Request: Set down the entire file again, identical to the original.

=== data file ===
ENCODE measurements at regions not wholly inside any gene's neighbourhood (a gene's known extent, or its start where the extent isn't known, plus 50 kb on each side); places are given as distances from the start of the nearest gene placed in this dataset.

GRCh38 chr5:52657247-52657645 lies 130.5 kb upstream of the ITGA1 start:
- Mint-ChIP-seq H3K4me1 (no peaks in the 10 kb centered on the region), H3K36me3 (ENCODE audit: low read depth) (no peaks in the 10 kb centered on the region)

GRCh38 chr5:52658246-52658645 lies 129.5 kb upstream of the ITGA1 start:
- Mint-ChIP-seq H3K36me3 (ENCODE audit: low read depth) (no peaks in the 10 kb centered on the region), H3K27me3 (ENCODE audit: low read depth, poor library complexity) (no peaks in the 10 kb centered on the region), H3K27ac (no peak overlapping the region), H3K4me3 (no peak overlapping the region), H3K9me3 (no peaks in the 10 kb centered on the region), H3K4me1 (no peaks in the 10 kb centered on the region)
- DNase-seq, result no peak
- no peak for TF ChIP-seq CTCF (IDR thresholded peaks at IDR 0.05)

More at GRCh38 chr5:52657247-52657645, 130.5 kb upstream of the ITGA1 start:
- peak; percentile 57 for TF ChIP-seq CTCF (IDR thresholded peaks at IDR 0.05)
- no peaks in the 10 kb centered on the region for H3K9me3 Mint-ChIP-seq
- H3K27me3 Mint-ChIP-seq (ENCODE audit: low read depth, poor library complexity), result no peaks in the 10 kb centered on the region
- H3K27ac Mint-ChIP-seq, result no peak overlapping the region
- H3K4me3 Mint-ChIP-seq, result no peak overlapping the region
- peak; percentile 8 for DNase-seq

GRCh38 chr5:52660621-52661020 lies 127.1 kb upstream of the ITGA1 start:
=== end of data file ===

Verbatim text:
ENCODE measurements at regions not wholly inside any gene's neighbourhood (a gene's known extent, or its start where the extent isn't known, plus 50 kb on each side); places are given as distances from the start of the nearest gene placed in this dataset.

GRCh38 chr5:52657247-52657645 lies 130.5 kb upstream of the ITGA1 start:
- Mint-ChIP-seq H3K4me1 (no peaks in the 10 kb centered on the region), H3K36me3 (ENCODE audit: low read depth) (no peaks in the 10 kb centered on the region)

GRCh38 chr5:52658246-52658645 lies 129.5 kb upstream of the ITGA1 start:
- Mint-ChIP-seq H3K36me3 (ENCODE audit: low read depth) (no peaks in the 10 kb centered on the region), H3K27me3 (ENCODE audit: low read depth, poor library complexity) (no peaks in the 10 kb centered on the region), H3K27ac (no peak overlapping the region), H3K4me3 (no peak overlapping the region), H3K9me3 (no peaks in the 10 kb centered on the region), H3K4me1 (no peaks in the 10 kb centered on the region)
- DNase-seq, result no peak
- no peak for TF ChIP-seq CTCF (IDR thresholded peaks at IDR 0.05)

More at GRCh38 chr5:52657247-52657645, 130.5 kb upstream of the ITGA1 start:
- peak; percentile 57 for TF ChIP-seq CTCF (IDR thresholded peaks at IDR 0.05)
- no peaks in the 10 kb centered on the region for H3K9me3 Mint-ChIP-seq
- H3K27me3 Mint-ChIP-seq (ENCODE audit: low read depth, poor library complexity), result no peaks in the 10 kb centered on the region
- H3K27ac Mint-ChIP-seq, result no peak overlapping the region
- H3K4me3 Mint-ChIP-seq, result no peak overlapping the region
- peak; percentile 8 for DNase-seq

GRCh38 chr5:52660621-52661020 lies 127.1 kb upstream of the ITGA1 start: